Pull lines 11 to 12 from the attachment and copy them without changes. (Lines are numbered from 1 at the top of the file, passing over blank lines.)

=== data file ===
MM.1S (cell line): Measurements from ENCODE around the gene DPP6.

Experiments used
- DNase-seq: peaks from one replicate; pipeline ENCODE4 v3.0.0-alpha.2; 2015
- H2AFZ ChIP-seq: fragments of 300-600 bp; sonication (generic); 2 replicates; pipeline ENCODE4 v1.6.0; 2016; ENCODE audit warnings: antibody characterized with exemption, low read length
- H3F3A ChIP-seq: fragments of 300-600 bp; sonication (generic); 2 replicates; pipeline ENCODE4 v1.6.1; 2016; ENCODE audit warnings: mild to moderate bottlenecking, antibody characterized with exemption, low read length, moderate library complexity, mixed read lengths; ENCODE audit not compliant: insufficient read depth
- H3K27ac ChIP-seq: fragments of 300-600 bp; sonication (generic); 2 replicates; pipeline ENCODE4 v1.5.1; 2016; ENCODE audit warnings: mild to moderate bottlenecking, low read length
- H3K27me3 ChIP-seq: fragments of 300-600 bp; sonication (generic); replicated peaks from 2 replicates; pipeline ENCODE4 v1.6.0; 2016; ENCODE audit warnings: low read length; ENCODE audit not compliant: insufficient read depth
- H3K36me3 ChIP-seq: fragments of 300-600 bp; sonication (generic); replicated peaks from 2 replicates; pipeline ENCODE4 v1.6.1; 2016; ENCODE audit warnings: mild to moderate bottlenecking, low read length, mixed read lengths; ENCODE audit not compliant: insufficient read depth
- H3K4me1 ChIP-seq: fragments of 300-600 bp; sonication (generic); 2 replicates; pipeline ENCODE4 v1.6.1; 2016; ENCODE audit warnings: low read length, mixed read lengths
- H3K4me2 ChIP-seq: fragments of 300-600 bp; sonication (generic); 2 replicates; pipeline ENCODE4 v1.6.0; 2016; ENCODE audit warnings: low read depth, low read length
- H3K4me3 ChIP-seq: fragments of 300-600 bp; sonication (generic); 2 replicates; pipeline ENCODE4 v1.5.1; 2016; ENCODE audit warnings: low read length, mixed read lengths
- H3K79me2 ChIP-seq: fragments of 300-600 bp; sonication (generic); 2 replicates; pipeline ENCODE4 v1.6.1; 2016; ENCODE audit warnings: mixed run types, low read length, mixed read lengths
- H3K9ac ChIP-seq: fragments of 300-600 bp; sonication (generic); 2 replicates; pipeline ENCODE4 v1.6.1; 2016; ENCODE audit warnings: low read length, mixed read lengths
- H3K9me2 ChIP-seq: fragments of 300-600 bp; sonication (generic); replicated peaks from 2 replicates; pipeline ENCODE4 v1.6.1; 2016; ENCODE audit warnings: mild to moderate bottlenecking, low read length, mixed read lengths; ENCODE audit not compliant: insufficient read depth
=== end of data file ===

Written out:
- H3K4me3 ChIP-seq: fragments of 300-600 bp; sonication (generic); 2 replicates; pipeline ENCODE4 v1.5.1; 2016; ENCODE audit warnings: low read length, mixed read lengths
- H3K79me2 ChIP-seq: fragments of 300-600 bp; sonication (generic); 2 replicates; pipeline ENCODE4 v1.6.1; 2016; ENCODE audit warnings: mixed run types, low read length, mixed read lengths